Both reviews looked primarily at efficacy, not safety, because many of the studies did not report adverse effects.

The first review, published last year a Diabetes, obesity and metabolism, examined 54 placebo-controlled randomized trials as of August 2018 on the effect of herbal supplements on weight loss. Participants included 4331 individuals 16 years of age or older who were overweight or obese. To be clinically significant, a weight loss of at least 2.5 kg was required over a period of, more often, 12 weeks or less.

Herbal supplements included in the analysis included green tea; Garcinia cambogia and mangosteen (tropical fruits); White bean; ephedra (a stimulant that increases metabolism); African mango; yerba mate (herbal tea made from the leaves and twigs of Ilex paraguariensis plant); velvet grapes (commonly used in traditional Indian medicine); licorice root; and East Indian Globe Thistle (used in Ayurvedic medicine).

The second review looked at 67 randomized trials as of December 2019 that compared the effect of dietary supplements containing naturally occurring isolated organic compounds with placebo for weight loss in 5,194 individuals 16 years of age or older who were overweight. or obesity.

Meta-analyzes of chitosan, glucomannan, conjugated linoleic acid, and fructans were performed comparing the mean weight difference after intervention between participants who received the dietary supplement or placebo.

No clinically significant results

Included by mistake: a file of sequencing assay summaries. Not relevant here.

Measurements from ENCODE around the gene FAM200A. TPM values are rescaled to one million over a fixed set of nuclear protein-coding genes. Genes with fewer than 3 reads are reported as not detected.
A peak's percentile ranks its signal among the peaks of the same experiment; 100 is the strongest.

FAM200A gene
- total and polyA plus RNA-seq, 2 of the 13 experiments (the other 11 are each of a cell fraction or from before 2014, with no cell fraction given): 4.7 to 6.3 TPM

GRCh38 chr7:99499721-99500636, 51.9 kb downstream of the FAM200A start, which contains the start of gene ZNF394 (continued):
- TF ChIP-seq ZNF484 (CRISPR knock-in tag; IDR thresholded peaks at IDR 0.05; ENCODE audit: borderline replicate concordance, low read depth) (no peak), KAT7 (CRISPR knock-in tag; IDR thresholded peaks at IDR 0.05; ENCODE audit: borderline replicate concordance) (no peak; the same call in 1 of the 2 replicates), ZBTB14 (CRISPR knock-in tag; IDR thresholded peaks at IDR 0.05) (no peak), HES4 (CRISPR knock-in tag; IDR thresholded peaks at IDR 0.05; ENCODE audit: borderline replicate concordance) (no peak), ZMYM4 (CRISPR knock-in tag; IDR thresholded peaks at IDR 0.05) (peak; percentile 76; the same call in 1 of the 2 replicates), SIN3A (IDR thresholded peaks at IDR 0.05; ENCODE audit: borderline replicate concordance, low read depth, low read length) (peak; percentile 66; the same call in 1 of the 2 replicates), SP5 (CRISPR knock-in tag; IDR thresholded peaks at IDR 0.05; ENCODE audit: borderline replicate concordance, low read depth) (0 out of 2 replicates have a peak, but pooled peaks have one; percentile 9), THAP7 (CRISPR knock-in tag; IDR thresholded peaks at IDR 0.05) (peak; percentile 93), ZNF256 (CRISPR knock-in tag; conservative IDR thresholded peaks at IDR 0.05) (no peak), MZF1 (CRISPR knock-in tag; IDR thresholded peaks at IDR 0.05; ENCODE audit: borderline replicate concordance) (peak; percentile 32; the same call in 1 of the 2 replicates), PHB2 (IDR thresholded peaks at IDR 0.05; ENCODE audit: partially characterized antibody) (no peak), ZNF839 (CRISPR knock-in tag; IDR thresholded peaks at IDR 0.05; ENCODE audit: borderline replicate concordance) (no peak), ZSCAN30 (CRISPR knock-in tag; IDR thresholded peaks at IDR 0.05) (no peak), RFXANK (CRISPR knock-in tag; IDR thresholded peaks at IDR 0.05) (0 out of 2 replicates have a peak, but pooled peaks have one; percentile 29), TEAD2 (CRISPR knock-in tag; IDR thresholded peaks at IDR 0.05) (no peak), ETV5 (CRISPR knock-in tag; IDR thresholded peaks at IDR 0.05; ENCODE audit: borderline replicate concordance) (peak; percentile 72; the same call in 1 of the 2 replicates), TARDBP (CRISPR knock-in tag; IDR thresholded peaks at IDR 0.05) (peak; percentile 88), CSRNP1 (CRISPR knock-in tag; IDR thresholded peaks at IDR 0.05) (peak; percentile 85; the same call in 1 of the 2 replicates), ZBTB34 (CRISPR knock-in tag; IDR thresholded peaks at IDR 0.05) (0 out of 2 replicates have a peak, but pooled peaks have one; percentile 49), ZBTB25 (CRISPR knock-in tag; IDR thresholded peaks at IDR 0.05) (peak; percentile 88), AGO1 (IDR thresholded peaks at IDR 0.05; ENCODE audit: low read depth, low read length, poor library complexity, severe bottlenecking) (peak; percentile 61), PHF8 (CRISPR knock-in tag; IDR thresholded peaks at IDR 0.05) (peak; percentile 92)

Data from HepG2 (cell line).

Commenting on the overall results, Bessell said: “Although most supplements were safe for short-term use, very few were found to produce clinically significant weight loss. Those that were found to result in a clinically significant weight loss had only been investigated in one or two trials, so you need more research. “

The first review on herbal supplements only found this Phaseolus vulgaris (white bean) caused significant weight loss compared to placebo, with an average weight difference of 1.61 kg (3.5 pounds). The result was not clinically significant.

For isolated organic compounds, significant weight differences were observed compared to placebo for chitosan, with a mean difference of 1.84 kg (4 lbs), glucomannan at 1.27 kg (2.8 lbs), and conjugated linoleic acid at 1.08 kg (2.4 lbs).

Again, none of these results met the criteria of clinical significance (2.5 kg weight loss [5.5 lb] or more).

In addition, some combined preparations containing African mango, velvet grapes, East Indian thistle and mangosteen showed promising results with an average weight difference of 1.85 kg (4 lbs), but were investigated. in three or fewer trials, often with a deficient research methodology. or the reports, and the findings should be interpreted with caution, the researchers noted.

Other dietary supplements, including modified cellulose (a vegetable fiber that expands in the stomach to cause a feeling of fullness) and blood orange juice extract, also showed encouraging results, but only went research into a trial and need more evidence before weight loss can be recommended, Bessell added.

He noted that some supplements are banned in some countries, such as ephedra (an extract of the plant). Ephedra sinica). “This supplement is already banned in many countries due to the risk of serious adverse effects. The possibility of drug interactions may also be present with some other supplements, so health professionals and consumers should be aware of this. conscious “.

The review of isolated organic compound supplements will be published in International Journal of Obesity coinciding with the ECO 2021 conference.

ECO 2021 virtual meeting. EP4-07 and EP4-08 posters. May 10-13, 2021.

Bessell has not declared any relevant conflict of interest. Arentz reviewed the systematic review of RCTs of phytotherapy supplements for weight loss published in Diabetes, Obesity and Metabolism.